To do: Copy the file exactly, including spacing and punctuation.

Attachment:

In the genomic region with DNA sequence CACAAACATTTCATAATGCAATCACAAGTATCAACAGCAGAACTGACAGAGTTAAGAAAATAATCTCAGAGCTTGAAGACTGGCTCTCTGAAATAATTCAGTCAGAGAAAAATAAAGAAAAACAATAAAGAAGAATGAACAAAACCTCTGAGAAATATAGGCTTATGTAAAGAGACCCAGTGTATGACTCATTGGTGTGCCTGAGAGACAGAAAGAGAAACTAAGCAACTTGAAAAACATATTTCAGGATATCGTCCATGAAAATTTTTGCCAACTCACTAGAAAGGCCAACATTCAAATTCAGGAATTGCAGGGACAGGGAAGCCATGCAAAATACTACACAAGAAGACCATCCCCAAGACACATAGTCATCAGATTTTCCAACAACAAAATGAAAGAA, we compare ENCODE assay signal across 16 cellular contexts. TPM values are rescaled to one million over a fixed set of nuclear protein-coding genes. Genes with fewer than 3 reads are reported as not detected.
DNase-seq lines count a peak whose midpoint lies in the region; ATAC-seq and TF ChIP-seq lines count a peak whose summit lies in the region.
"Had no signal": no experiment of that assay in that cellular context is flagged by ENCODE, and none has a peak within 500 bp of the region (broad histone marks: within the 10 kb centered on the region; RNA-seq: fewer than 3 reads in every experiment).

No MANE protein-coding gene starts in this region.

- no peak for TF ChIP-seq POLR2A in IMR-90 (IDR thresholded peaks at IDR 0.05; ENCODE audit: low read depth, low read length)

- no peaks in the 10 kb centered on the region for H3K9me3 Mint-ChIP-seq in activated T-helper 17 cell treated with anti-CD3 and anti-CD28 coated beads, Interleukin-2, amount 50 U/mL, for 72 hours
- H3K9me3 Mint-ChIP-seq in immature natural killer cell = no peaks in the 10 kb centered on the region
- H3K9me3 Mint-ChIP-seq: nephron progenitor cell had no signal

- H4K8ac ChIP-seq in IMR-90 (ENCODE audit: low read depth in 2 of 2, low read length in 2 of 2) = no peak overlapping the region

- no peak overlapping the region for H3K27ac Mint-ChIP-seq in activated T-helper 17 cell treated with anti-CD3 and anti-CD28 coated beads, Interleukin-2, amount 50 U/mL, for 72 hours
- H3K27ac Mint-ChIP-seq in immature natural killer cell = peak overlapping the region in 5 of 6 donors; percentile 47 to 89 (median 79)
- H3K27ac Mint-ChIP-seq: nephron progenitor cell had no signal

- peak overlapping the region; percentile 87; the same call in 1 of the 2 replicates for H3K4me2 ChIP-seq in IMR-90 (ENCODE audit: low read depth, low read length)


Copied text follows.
In the genomic region with DNA sequence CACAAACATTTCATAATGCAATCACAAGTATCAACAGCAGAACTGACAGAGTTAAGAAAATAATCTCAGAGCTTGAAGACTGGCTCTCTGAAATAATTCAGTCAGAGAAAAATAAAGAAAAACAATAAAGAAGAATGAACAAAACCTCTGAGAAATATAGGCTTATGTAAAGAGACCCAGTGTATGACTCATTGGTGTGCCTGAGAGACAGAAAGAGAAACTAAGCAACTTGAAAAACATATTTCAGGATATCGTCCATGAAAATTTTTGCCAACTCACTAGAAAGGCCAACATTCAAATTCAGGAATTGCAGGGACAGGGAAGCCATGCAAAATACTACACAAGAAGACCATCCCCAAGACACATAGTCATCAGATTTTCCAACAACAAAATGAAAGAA, we compare ENCODE assay signal across 16 cellular contexts. TPM values are rescaled to one million over a fixed set of nuclear protein-coding genes. Genes with fewer than 3 reads are reported as not detected.
DNase-seq lines count a peak whose midpoint lies in the region; ATAC-seq and TF ChIP-seq lines count a peak whose summit lies in the region.
"Had no signal": no experiment of that assay in that cellular context is flagged by ENCODE, and none has a peak within 500 bp of the region (broad histone marks: within the 10 kb centered on the region; RNA-seq: fewer than 3 reads in every experiment).

No MANE protein-coding gene starts in this region.

- no peak for TF ChIP-seq POLR2A in IMR-90 (IDR thresholded peaks at IDR 0.05; ENCODE audit: low read depth, low read length)

- no peaks in the 10 kb centered on the region for H3K9me3 Mint-ChIP-seq in activated T-helper 17 cell treated with anti-CD3 and anti-CD28 coated beads, Interleukin-2, amount 50 U/mL, for 72 hours
- H3K9me3 Mint-ChIP-seq in immature natural killer cell = no peaks in the 10 kb centered on the region
- H3K9me3 Mint-ChIP-seq: nephron progenitor cell had no signal

- H4K8ac ChIP-seq in IMR-90 (ENCODE audit: low read depth in 2 of 2, low read length in 2 of 2) = no peak overlapping the region

- no peak overlapping the region for H3K27ac Mint-ChIP-seq in activated T-helper 17 cell treated with anti-CD3 and anti-CD28 coated beads, Interleukin-2, amount 50 U/mL, for 72 hours
- H3K27ac Mint-ChIP-seq in immature natural killer cell = peak overlapping the region in 5 of 6 donors; percentile 47 to 89 (median 79)
- H3K27ac Mint-ChIP-seq: nephron progenitor cell had no signal

- peak overlapping the region; percentile 87; the same call in 1 of the 2 replicates for H3K4me2 ChIP-seq in IMR-90 (ENCODE audit: low read depth, low read length)